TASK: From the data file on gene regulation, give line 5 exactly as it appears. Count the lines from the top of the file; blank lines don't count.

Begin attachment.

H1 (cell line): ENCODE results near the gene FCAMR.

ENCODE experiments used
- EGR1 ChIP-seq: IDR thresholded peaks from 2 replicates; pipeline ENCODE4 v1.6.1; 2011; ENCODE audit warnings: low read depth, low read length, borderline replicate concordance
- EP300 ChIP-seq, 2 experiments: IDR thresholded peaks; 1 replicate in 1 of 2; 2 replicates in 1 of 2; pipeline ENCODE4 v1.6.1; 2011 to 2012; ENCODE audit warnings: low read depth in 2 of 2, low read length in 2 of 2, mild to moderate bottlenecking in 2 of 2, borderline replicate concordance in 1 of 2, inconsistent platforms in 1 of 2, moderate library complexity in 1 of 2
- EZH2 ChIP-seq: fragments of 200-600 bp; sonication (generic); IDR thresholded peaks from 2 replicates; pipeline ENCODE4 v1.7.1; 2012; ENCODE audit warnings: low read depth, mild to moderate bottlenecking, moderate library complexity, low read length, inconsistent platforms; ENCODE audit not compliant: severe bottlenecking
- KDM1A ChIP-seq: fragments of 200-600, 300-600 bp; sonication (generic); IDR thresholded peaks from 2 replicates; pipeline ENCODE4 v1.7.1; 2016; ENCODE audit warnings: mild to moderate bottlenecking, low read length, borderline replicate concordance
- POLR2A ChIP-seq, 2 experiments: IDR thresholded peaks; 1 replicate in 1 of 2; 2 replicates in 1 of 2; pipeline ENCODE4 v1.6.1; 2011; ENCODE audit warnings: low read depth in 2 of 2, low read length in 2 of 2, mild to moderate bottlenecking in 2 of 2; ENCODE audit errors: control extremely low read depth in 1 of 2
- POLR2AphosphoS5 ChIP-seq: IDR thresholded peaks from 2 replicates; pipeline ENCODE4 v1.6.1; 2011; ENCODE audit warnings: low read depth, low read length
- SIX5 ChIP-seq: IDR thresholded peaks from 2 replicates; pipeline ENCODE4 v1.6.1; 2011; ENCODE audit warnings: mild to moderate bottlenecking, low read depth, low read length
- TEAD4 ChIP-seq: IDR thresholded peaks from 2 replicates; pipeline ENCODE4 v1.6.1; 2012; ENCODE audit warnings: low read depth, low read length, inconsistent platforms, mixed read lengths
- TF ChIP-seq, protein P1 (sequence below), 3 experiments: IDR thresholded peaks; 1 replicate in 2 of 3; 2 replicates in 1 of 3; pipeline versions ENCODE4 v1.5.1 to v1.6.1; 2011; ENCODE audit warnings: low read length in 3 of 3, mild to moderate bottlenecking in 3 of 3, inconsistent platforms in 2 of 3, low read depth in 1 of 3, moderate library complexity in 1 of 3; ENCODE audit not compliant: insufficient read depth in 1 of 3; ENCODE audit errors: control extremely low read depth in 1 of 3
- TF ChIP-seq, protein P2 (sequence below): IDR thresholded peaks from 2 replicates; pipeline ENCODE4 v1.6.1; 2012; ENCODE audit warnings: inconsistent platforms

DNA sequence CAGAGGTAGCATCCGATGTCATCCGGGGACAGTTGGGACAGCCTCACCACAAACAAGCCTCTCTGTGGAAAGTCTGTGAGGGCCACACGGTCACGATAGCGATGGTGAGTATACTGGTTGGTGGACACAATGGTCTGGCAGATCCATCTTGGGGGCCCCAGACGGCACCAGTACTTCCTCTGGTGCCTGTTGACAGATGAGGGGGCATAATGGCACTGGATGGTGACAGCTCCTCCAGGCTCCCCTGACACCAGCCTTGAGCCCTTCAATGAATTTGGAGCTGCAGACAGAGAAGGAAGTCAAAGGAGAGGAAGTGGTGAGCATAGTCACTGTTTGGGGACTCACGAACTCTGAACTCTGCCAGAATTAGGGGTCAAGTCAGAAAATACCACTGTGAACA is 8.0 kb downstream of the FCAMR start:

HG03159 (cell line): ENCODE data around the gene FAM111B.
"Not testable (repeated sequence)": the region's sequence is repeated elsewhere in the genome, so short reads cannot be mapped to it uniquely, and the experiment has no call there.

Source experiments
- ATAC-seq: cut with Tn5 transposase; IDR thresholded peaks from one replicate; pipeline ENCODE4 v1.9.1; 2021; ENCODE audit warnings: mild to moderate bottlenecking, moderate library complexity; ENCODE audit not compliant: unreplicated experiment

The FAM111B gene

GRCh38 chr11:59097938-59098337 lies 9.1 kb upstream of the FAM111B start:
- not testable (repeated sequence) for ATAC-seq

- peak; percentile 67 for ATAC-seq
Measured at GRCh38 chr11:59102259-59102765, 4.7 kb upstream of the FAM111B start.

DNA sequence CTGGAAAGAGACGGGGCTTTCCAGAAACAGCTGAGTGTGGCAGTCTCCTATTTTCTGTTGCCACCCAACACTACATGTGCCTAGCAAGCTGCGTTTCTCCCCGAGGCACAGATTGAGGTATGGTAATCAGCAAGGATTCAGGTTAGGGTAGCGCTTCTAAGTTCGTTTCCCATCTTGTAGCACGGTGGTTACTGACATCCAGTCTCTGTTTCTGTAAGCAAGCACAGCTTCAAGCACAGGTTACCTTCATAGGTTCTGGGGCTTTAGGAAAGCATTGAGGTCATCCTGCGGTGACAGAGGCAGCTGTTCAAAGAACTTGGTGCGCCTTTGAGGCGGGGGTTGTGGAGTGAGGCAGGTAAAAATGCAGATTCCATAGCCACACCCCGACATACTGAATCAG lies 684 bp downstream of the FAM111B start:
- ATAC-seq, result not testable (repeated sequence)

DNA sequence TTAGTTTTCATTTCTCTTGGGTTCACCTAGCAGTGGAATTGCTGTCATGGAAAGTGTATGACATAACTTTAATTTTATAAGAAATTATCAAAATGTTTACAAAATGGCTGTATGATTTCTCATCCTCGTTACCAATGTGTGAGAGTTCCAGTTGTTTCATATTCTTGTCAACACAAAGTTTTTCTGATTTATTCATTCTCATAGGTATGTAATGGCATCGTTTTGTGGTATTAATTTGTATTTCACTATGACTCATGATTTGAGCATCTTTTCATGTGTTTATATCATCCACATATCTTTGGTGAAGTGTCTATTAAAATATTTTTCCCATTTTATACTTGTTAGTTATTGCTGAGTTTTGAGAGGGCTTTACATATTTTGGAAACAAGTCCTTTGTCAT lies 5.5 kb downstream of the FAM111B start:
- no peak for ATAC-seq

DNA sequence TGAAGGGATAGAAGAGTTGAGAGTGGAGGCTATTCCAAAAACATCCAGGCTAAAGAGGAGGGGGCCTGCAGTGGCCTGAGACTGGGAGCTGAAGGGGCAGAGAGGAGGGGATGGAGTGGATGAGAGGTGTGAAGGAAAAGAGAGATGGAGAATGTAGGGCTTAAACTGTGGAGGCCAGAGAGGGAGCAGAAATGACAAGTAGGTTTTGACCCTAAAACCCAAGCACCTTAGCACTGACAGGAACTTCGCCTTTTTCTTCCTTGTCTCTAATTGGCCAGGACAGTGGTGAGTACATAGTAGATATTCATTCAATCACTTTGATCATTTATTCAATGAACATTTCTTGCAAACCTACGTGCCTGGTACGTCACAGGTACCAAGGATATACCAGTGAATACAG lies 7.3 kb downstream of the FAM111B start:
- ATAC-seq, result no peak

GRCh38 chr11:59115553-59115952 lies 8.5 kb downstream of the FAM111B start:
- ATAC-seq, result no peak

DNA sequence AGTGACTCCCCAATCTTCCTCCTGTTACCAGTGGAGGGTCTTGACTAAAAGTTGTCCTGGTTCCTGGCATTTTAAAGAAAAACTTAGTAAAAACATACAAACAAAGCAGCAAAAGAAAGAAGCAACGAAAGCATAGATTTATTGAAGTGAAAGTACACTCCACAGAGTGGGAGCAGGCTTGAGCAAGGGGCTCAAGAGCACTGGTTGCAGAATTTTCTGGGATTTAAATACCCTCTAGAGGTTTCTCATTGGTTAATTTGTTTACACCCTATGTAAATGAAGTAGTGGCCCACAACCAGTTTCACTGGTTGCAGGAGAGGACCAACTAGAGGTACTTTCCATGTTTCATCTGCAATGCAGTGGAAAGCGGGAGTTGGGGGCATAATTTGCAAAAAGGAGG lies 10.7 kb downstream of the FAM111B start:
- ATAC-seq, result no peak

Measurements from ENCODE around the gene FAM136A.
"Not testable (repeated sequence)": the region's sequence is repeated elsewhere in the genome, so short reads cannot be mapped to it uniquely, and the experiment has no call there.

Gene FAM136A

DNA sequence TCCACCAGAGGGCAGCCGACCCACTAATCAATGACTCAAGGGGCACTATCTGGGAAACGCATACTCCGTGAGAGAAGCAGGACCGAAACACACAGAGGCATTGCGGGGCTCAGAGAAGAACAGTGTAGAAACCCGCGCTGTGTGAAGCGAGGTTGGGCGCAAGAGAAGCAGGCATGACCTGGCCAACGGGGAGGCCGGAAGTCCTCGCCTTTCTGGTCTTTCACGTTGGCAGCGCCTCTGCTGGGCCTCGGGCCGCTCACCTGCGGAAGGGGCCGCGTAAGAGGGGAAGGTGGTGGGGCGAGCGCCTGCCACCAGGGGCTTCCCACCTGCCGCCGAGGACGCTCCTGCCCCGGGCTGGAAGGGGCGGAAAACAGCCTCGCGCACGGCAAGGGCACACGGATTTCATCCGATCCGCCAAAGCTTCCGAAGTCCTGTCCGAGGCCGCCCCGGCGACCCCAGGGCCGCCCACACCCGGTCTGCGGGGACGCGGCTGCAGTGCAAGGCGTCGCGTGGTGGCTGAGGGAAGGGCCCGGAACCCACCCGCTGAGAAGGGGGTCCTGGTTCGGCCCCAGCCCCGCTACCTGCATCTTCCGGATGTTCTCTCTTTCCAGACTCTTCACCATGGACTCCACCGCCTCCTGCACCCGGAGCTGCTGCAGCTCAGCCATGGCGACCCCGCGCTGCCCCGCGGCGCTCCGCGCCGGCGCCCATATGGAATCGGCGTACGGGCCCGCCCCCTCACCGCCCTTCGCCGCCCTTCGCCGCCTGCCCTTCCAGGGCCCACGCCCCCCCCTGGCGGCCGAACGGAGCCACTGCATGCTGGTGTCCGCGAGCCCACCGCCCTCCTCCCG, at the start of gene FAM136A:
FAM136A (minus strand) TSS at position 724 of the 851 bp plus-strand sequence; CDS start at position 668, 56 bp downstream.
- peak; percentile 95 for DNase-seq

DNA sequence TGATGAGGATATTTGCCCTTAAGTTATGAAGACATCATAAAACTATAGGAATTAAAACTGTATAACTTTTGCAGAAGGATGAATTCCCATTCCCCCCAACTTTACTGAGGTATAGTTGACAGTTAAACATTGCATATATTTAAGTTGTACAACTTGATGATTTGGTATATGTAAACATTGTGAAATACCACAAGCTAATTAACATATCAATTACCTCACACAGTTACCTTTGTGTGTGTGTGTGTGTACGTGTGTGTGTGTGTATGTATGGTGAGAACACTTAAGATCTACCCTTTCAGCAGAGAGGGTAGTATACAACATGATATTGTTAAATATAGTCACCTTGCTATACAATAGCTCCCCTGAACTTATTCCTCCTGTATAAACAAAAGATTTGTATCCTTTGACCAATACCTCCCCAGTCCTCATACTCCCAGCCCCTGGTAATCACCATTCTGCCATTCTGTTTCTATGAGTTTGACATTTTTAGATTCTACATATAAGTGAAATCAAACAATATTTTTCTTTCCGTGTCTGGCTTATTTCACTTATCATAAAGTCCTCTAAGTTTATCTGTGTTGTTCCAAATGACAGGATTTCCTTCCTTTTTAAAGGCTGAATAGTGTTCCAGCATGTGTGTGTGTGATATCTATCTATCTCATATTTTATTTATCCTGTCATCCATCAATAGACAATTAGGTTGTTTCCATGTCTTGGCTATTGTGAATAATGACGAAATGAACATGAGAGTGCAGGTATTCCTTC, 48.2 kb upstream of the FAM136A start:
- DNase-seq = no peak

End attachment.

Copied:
- EZH2 ChIP-seq: fragments of 200-600 bp; sonication (generic); IDR thresholded peaks from 2 replicates; pipeline ENCODE4 v1.7.1; 2012; ENCODE audit warnings: low read depth, mild to moderate bottlenecking, moderate library complexity, low read length, inconsistent platforms; ENCODE audit not compliant: severe bottlenecking